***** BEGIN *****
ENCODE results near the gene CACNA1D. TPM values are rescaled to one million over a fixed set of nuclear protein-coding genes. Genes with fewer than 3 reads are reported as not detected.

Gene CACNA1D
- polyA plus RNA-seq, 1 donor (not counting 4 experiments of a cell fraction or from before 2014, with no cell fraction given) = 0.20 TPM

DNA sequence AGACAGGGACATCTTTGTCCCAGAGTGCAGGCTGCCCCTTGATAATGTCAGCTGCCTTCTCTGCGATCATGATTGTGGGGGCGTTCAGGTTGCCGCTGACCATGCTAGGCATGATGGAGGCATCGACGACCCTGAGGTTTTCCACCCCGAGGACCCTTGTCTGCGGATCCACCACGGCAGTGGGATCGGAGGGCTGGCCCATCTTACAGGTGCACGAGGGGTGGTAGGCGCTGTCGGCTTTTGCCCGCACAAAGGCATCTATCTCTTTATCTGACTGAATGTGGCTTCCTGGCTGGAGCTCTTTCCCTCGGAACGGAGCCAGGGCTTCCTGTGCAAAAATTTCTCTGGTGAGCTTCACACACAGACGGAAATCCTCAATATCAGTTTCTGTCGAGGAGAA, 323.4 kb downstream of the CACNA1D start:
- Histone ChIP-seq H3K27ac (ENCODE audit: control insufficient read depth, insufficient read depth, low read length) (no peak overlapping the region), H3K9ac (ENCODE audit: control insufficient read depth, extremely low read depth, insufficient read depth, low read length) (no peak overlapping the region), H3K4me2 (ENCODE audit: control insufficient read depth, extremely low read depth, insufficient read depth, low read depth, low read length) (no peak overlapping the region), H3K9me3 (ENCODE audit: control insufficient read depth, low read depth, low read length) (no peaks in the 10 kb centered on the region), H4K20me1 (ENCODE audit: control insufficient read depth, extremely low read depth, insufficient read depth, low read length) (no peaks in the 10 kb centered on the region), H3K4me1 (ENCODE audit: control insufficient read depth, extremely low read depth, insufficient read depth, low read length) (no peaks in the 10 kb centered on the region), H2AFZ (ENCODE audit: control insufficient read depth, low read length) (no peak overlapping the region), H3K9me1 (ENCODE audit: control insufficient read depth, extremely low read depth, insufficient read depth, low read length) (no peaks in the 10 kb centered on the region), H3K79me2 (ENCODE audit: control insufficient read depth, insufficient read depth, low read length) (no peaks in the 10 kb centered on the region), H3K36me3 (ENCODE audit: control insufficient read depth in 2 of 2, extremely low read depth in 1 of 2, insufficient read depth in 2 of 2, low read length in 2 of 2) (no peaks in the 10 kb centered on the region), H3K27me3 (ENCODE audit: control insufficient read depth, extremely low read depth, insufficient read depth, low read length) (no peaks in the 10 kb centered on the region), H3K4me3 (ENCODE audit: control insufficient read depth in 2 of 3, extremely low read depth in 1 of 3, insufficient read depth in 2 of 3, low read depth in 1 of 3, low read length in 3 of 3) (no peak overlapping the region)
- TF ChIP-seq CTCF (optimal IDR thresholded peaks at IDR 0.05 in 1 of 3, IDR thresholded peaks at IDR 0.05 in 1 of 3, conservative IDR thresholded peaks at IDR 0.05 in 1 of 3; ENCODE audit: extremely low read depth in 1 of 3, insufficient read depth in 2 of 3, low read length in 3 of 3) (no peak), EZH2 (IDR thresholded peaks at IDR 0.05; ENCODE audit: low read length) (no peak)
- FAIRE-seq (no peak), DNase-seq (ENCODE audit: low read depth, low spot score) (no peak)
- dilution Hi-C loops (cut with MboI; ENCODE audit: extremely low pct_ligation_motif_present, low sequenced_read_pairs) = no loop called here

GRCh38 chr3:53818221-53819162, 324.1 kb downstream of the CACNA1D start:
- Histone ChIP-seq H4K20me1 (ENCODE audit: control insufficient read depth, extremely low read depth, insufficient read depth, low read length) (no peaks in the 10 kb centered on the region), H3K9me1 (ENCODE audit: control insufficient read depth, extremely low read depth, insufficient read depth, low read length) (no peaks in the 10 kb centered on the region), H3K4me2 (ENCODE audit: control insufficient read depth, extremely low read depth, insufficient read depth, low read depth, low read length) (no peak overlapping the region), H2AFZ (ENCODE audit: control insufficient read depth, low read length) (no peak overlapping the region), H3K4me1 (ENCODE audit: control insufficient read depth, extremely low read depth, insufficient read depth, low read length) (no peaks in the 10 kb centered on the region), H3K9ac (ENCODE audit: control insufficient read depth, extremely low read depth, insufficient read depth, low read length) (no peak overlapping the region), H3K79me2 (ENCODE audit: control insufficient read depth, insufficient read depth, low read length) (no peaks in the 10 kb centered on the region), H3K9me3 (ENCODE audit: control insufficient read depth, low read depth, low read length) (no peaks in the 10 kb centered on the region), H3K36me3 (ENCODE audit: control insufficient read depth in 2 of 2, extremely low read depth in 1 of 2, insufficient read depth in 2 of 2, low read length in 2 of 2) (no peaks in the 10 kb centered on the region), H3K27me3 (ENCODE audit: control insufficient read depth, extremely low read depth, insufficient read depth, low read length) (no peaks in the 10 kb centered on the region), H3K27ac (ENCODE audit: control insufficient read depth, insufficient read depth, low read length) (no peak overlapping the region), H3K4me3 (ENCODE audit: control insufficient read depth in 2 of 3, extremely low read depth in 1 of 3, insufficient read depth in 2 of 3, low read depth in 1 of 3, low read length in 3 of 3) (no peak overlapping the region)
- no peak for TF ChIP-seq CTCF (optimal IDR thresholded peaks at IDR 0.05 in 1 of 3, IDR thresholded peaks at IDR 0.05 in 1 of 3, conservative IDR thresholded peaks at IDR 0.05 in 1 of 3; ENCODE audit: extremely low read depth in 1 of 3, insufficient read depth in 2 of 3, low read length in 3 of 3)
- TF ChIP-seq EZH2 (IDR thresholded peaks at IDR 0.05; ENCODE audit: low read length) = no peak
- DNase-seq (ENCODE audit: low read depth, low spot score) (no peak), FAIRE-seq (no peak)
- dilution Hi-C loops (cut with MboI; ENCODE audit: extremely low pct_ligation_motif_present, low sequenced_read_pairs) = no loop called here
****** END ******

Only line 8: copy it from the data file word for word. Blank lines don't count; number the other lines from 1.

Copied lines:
- dilution Hi-C loops (cut with MboI; ENCODE audit: extremely low pct_ligation_motif_present, low sequenced_read_pairs) = no loop called here